Computer literacy training opportunity for Eastern Cape youth

Read time 2min 30sec
Nzabela Mobile Lab wants to have at least one mobile lab per province to train a minimum of 7 776 youth per year.
Nzabela Mobile Lab wants to have at least one mobile lab per province to train a minimum of 7 776 youth per year.

Starting next month, Nzabela Mobile Lab (NzabelaMOBI) will offer computer literacy training sessions as part of an initiative to upskill youth in the Eastern Cape.

NzabelaMOBI, a non-profit organisation that teaches computer literacy to youth in rural and semi-urban areas, says the sessions will kick off in mid-October in Zwide Township, Nelson Mandela Bay Metro.

The sessions will feature courses in artificial intelligence, Internet of things, big data, next-generation robotics, Microsoft Office, introduction to HTML and Javascript, and Minecraft, to name a few.

NzabelaMOBI's Landile Xandekana told ITWeb his organisation has partnered other non-profits as well as several local municipalities to see the initiative through.

Xandekana states that although the training material will be in English, sessions will be conducted in different African languages, such as isi-Xhosa, isi-Zulu, Sesotho and Setswana.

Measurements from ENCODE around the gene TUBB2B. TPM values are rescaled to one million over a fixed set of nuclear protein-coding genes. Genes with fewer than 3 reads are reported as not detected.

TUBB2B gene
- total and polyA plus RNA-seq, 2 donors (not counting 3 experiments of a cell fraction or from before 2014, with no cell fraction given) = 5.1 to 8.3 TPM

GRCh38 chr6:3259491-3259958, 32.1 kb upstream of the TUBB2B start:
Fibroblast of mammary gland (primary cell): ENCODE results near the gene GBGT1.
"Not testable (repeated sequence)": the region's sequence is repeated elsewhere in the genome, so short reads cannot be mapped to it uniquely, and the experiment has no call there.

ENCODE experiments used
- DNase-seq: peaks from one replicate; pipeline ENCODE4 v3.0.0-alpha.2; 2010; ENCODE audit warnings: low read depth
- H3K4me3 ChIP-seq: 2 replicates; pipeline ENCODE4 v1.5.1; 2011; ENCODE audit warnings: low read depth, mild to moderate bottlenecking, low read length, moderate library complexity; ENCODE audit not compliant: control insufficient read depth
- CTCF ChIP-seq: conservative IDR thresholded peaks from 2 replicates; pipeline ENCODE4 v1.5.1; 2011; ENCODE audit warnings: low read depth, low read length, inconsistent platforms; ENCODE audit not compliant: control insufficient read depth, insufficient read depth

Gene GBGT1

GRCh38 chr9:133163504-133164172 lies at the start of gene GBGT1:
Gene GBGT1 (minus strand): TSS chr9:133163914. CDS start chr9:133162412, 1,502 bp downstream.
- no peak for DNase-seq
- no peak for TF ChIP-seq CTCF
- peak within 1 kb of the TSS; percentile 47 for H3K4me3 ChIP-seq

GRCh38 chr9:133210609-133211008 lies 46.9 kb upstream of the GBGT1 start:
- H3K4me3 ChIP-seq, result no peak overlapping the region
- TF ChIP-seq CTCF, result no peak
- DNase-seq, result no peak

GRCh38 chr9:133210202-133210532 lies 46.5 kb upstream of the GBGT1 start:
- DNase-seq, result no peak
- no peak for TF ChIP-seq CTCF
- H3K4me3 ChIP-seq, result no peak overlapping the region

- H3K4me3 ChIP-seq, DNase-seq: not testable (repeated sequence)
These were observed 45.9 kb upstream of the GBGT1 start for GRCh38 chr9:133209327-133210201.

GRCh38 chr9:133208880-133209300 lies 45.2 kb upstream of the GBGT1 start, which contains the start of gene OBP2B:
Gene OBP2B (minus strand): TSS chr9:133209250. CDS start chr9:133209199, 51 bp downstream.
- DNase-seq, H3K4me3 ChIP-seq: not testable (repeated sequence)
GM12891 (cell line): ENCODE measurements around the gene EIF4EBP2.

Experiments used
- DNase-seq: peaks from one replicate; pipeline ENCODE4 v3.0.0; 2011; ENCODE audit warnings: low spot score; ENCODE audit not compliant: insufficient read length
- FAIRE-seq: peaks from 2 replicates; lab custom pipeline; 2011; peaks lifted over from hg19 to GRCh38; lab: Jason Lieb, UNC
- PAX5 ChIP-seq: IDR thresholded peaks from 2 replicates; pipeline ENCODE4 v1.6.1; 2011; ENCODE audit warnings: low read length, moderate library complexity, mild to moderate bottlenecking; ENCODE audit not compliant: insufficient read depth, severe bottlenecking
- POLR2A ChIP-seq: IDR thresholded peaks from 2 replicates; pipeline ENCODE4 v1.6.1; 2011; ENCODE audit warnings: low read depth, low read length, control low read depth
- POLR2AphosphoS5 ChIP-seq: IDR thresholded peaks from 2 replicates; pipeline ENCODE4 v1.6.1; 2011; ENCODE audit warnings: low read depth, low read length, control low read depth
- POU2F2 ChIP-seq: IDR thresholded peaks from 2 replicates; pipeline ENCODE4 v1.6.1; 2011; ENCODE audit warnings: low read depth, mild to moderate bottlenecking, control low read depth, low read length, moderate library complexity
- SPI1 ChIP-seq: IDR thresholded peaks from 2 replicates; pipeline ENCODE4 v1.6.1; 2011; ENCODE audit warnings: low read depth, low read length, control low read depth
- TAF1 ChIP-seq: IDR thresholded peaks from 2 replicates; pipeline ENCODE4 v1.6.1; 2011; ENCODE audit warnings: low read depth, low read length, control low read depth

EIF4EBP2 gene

The learners have to get used to English terminology but they can ask questions in their own language to understand the study material better, he says.

"When we travelled to the Eastern Cape rural area [earlier this] year speaking to the youth, our team was really shocked about the long distance the young people had to travel just to have their CV created. Some were telling us how difficult it is to look for work without basic computer literacy. Some finish grade 12 but don't how to create their CVs, let alone operate or create spreadsheets or Word documents.

"We are also heeding our president's call to not wait for government to come up with these types of programmes but for us to help our government. We're moving into the fourth industrial revolution [and] we have to prepare South Africa and the youth."

The training sessions will take place in a fully customised container unit on wheels, with six desk spaces to accommodate 12 learners at a time. "One of the major advantages of these classroom units is the fact that they can be moved from one place to the next, bringing training to the rural and semi-urban population without having to travel long distances and spend a lot of money."

Looking ahead, says Xandekana, the plan is to have at least one mobile lab per province to train a minimum of 7 776 youth per year. The numbers will increase when we are able to purchase more container units.

"Our organisation's primary objective is to rollout this initiative in all nine provinces in SA, specifically in the previously disadvantaged communities. Also, by 2020, we would like to have trained one million youth in computer literacy and in the fourth industrial revolution," he concludes.

Have your say
Facebook icon
Youtube play icon